Rhetorical Analysis Of Jfk Inaugural Address

794 Words4 Pages

John F Kennedy: Setting up for Success America looks to its presidents to have strong leadership and clear intentions. John F Kennedy exemplified these expectations when he addressed the nation in his 1961 Inaugural Speech to America in which he advocates for universal unity. Kennedy stresses his point by defining his hopes for the country and employing patriotic values. He is trying to encourage cooperation in order to ensure he has a successful and meaningful presidency. The speech shifts between reflective and hopeful tones to keep America looking towards the future but still acknowledging where they came from. To achieve his message for collective internationalism, Kennedy talks with patriotic appeal, intentional syntax, and rhetorical …show more content…

The beginning of this speech calls on the respected values America has and later broadens it to worldwide values and potentials. He starts by reminding the audience that they are there for a “celebration of freedom” and assures them that his presidency will ensure the “success of liberty.” By mention of freedom and liberty, Kennedy draws on the core principles the country is standing on that he will be expected to uphold. Regardless of their political party, the people listening to his address cannot refute the importance of such ideas. With this, Kennedy establishes credibility for himself as a patriot and a strong leader, and he loosens divides by introducing a common theme. As it continues, the speech turns directly outward to other world groups. Kennedy addresses other nations, assemblies, people, states, and allies, and suggests to them that “together [they] explore the stars…eradicate disease…and encourage the arts and commerce.” The diction of this proposition elicits a sense of hope, and encourages others to support his cause. By transitioning from a national to international scope, he takes the support of his country with him when he advocates for, and by his use of the word “together,” he assures this unity will not be exclusive. Combined, the choices to appeal to the entire audience as unified creates an excitement in the listeners …show more content…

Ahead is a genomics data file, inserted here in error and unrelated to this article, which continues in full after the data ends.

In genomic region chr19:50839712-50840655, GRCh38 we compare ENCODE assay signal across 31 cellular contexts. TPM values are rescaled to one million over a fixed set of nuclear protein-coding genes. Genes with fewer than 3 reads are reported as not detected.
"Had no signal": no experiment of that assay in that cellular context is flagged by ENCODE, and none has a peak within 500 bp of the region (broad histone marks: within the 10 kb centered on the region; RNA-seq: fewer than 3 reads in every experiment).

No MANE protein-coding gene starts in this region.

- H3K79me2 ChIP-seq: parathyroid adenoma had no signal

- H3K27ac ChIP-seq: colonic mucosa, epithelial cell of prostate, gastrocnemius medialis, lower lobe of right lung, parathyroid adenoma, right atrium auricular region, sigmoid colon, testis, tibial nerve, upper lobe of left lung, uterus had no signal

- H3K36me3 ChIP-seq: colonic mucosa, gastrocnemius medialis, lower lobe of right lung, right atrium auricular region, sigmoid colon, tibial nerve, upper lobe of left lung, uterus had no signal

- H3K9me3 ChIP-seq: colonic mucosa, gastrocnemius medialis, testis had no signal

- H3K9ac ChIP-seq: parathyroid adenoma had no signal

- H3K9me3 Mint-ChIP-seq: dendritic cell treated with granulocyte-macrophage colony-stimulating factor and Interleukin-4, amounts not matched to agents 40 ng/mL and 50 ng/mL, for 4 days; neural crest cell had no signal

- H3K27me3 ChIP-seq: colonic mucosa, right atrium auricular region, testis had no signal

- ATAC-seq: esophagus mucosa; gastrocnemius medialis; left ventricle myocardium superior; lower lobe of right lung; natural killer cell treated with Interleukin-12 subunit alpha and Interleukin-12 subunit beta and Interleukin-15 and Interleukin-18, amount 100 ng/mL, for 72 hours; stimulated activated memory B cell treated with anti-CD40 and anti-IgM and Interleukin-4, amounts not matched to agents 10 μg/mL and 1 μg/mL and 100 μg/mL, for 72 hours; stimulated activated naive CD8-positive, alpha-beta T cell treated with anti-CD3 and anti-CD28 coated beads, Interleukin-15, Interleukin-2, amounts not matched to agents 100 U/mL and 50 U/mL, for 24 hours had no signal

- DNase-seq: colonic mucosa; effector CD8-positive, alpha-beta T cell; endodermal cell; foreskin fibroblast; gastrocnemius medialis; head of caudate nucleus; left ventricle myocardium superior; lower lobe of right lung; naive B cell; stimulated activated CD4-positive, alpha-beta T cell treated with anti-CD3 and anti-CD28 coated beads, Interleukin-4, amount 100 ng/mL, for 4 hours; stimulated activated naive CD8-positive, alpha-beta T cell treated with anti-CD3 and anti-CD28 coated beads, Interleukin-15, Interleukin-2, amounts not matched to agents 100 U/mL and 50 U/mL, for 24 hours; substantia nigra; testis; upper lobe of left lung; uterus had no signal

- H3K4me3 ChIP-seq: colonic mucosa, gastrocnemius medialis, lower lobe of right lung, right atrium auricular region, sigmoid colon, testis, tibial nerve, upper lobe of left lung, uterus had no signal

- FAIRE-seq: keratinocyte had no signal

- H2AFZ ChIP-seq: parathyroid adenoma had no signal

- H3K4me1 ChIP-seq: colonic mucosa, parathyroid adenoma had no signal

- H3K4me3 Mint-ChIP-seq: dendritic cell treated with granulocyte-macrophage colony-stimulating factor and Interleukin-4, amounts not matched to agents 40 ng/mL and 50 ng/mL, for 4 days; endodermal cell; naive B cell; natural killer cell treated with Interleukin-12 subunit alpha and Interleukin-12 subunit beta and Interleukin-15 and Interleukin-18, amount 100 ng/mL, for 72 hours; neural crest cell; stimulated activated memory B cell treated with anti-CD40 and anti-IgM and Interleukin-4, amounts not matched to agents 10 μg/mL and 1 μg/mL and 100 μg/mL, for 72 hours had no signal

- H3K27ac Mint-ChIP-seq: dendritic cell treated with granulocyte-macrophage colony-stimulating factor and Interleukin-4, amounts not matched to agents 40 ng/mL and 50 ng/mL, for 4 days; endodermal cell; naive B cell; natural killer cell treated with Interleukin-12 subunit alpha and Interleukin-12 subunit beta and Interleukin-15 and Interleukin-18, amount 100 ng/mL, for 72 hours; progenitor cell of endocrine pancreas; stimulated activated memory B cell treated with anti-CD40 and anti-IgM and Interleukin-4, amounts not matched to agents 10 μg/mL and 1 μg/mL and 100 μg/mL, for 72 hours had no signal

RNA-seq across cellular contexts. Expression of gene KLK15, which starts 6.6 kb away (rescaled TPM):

One of the most famous JFK quotes, “ask not what your country can do for you; ask what you can do for your country,” comes from this inaugural address. It left an impact on American history in the way it is phrased by repeating the same concepts in reverse order. By contrasting both asking for change from the country and being the one to instill change, Kennedy challenges everyone listening to take the future into their own hands and asks them to be part of his vision. He creates the subtext that there is potential for progress with the willing help of everyone. A similarly effective sentence structure is used when he articulates, “Let us never negotiate out of fear, but let us never fear to negotiate.” The antithesis between points lets the audience know that Kennedy won’t hide from a conflict in any capacity. He has a firm and confident presence which creates reassurance before he jumps into a request for union and cooperation from everyone. The next paragraphs repeat the phrase “Let both sides” followed by a different, strong, positive action verb. This repetition ties into his previous call for negotiation which he believes will foster peace. CONCLUDING

Open Document